FIG. 6 is an alternative illustration of the rocker 130, similar to the view as seen in FIG. 4. The rocker arm 130 may include the two side retaining features 174 positioned towards a back side 190 of the recess 154. In contrast, the rocker arm 30 of FIG. 4 illustrates the retaining features 74 positioned on generally opposing sides of the recess 54. Turning back to FIG. 6, the rocker arm 130 may not need to include a cut along the side of the recess 154 (similar to the cut 80 illustrated in FIGS. 3-5). This is because positioning the retaining features 174 along the back side 190 may allow for enough clearance inside of the recess 154 to fit the ball plunger 56 (as seen in FIGS. 1-3) to the rocker arm 130 during assembly, and therefore no cut may be needed to facilitate assembly. However, the retaining features 174 may extend into the recess 154 further than the retaining features 74 as seen in FIG. 4. That is, the retaining features 174 as illustrated in FIG. 6 may extend further towards the actuation axis A-A′ than the retaining features 74 as seen in FIG. 4. As a result, a ball plunger assembled to the rocker arm 130 in FIG. 5 may need to include a deeper shoulder cut into the outer surface when compared to the ball plunger 56 as seen in FIGS. 1-3. Including a deeper cut along the shoulder 70 of the ball plunger 56 may decrease the stiffness of the ball plunger 56. Therefore, the rocker arm 130 may not be used in at least some types of applications where the ball plunger 56 may require increased stiffness.

The present disclosure has been particularly shown and described with reference to the foregoing illustrations, which are merely illustrative of the best modes for carrying out the disclosure. It should be understood by those skilled in the art that various alternatives to the illustrations of the disclosure described herein may be employed in practicing the disclosure without departing from the spirit and scope of the disclosure as defined in the following claims. It is intended that the following claims define the scope of the disclosure and that the method and apparatus within the scope of these claims and their equivalents be covered thereby. This description of the disclosure should be understood to include all novel and non-obvious combinations of elements described herein, and claims may be presented in this or a later application to any novel and non-obvious combination of these elements. Moreover, the foregoing illustrations are illustrative, and no single feature or element is essential to all possible combinations that may be claimed in this or a later application.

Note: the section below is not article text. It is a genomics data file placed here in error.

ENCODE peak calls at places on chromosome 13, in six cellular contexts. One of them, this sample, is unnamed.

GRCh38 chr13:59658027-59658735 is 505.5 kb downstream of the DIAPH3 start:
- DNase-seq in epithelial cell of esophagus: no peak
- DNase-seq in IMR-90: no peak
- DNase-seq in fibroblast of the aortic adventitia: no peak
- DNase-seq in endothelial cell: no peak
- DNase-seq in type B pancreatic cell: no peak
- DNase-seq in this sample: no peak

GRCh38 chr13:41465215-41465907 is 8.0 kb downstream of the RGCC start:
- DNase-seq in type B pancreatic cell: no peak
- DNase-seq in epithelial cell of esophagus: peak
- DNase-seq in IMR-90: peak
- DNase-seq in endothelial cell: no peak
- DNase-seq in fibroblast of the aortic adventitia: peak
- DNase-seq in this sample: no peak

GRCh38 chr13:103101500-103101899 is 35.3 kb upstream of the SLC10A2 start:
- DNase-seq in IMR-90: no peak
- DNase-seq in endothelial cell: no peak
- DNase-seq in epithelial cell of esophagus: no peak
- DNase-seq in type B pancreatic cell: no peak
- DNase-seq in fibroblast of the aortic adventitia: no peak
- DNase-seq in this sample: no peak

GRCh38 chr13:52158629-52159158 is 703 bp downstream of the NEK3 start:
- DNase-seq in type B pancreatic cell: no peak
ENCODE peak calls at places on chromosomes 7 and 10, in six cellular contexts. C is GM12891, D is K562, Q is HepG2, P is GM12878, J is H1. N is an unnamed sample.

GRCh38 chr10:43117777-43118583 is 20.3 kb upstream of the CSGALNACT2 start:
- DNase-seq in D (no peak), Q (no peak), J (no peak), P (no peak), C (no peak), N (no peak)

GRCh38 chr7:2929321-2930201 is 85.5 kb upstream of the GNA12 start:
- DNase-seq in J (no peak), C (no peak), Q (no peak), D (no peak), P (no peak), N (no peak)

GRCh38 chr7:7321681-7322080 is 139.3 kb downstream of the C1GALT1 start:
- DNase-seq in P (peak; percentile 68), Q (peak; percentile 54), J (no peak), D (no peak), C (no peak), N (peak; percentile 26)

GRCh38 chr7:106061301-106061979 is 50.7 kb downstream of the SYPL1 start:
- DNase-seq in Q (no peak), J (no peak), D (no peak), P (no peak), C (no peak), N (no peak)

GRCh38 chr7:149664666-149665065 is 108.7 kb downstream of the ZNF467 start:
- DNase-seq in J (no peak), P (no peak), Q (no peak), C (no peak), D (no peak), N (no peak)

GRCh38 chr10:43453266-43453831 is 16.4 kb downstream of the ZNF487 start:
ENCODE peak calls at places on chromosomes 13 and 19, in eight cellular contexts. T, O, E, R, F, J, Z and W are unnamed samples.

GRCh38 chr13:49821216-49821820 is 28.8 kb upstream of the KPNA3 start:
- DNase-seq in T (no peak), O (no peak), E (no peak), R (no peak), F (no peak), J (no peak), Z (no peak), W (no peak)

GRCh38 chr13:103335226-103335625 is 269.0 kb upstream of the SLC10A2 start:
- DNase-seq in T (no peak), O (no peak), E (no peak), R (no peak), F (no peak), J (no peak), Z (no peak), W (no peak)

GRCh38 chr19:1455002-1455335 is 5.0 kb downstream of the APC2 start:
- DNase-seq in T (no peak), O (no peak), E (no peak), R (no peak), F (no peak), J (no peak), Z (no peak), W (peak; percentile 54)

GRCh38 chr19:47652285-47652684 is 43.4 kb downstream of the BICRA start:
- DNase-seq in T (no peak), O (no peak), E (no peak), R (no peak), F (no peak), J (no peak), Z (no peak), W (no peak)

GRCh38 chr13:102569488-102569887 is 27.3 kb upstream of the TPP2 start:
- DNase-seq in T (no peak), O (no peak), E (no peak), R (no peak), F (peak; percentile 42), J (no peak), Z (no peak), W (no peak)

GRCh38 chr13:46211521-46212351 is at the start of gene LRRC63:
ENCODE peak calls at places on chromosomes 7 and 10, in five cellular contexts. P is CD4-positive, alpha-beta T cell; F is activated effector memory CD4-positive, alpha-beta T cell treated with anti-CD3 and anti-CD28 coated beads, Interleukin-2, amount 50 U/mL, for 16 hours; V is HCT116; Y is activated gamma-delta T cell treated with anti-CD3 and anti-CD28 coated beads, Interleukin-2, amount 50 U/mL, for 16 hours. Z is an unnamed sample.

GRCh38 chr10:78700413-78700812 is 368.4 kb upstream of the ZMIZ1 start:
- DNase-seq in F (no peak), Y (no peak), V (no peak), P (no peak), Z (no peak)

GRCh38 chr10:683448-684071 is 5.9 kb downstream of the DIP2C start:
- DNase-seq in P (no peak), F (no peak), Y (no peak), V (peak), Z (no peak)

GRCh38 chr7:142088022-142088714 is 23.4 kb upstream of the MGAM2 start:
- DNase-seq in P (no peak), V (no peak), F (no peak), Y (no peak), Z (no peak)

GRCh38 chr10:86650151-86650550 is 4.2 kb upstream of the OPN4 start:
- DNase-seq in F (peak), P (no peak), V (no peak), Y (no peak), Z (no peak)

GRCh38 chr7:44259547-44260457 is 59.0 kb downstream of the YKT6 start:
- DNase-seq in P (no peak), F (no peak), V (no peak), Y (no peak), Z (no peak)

Claims (21)

1. A reciprocating lever for a valve train assembly, comprising:
a receiving portion; and
at least one retaining feature located at the receiving portion of the reciprocating lever, the at least one retaining feature configured to selectively engage with and limit relative movement of an adjusting member with respect to the reciprocating lever along an actuation axis;
wherein the at least one retaining feature is created integrally with the reciprocating lever as part of a stamping process.
2. The reciprocating lever as recited in claim 1, further comprising an actuation direction defined by the actuation axis, the actuation direction defining a direction wherein the reciprocating lever selectively actuates the adjusting member, wherein the receiving portion selectively receiving the adjusting member that is actuated by the reciprocating lever, and wherein the at least one retaining feature projects radially inwardly towards the actuation axis.
3. The reciprocating lever as recited in claim 1, wherein the at least one retaining feature comprises two tabs located on generally opposing sides of the receiving portion.
4. The reciprocating lever as recited in claim 3, wherein the two tabs include an engagement surface that is generally perpendicular to the actuation axis.
5. The reciprocating lever as recited in claim 2, further comprising a recess located in the receiving portion for receiving the adjusting member that is actuated by the reciprocating lever.
6. The reciprocating lever as recited in claim 1, wherein the reciprocating lever further includes a cut located around at least a portion of the receiving portion, the cut facilitating assembly of the adjusting member inside the receiving portion.
7. The reciprocating lever as recited in claim 1, wherein the adjusting member is selectively engaged between an active and an inactive position, such that when in the inactive position a force exerted along an actuation axis is absorbed by the adjusting member and cannot be translated to a valve positioned at a second end of the reciprocating lever.